A number of theories have postulated that there is a strong relationship between episodic memory and spatial processes mediated by the hippocampus. Evidence for episodic amnesia following damage to the medial temporal lobes is extensive, but less is known about the types of spatial memory affected by damage to these regions. In this study, we compared episodic memory with detailed scene memory, landmark recognition and schematic (map-based) spatial memory in a group of individuals with amnesia related to damage to the medial temporal lobes (MTL) including the hippocampus. We compared their performance to matched controls, and to an individual with topographical disorientation, a selective spatial memory deficit relating to more posterior temporal and occipital lobe damage. For individuals with MTL lesions, impairments to scene memory were comparable to those in episodic memory. Landmark recognition was impaired only for less familiar landmarks, and schematic spatial memory was not impaired compared to controls. Despite the absence of hippocampal damage, the individual with topographical disorientation, like the MTL amnesic patients, demonstrated impairments to scene memory and recognition of less familiar landmarks, and intact schematic spatial memory, but with less severe episodic memory loss. These results highlight the similarities between detailed scene memory and episodic memory, including their reliance on the medial temporal lobe, and suggest that more schematic forms of spatial memory may be unaffected by medial temporal damage. In addition, the results suggest that damage to more posterior temporal or occipital regions that leads to spatial memory deficits may entail some impairment to episodic memory even if the hippocampus is spared.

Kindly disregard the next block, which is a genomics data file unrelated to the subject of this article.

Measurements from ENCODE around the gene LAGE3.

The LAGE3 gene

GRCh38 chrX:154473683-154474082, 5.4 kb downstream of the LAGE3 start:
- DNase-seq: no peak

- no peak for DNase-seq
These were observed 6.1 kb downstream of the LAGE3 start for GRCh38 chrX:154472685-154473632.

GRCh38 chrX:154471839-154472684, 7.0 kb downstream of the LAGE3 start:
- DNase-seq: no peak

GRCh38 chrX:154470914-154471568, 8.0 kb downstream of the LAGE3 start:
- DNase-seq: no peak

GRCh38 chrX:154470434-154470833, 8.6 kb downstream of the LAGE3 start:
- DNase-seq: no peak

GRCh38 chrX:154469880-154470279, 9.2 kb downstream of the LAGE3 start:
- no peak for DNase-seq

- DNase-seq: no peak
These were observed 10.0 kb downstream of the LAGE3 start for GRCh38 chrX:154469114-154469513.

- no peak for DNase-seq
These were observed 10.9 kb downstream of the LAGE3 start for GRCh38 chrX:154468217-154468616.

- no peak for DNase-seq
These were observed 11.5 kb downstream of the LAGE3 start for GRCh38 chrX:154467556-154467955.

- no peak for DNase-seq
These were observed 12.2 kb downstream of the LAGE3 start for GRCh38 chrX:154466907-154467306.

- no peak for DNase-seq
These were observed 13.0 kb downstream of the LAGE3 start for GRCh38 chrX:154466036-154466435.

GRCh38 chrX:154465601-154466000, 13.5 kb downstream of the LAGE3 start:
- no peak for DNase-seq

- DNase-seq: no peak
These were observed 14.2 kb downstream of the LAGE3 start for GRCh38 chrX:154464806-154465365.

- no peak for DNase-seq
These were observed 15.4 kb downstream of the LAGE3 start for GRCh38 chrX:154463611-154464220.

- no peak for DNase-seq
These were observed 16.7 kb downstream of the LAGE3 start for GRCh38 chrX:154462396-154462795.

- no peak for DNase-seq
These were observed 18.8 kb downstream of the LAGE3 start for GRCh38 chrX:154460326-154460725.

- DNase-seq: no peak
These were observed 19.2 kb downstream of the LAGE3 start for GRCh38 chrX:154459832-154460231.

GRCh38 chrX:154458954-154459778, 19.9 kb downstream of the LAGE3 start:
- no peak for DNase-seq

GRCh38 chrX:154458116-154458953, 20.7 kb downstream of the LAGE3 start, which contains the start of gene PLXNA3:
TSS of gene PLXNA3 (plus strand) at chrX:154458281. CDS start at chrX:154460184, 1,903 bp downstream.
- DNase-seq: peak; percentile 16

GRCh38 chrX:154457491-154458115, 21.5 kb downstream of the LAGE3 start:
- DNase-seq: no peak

Keywords: Episodic memory; Hippocampus; Medial temporal lobes; Spatial memory; Topographical disorientation.
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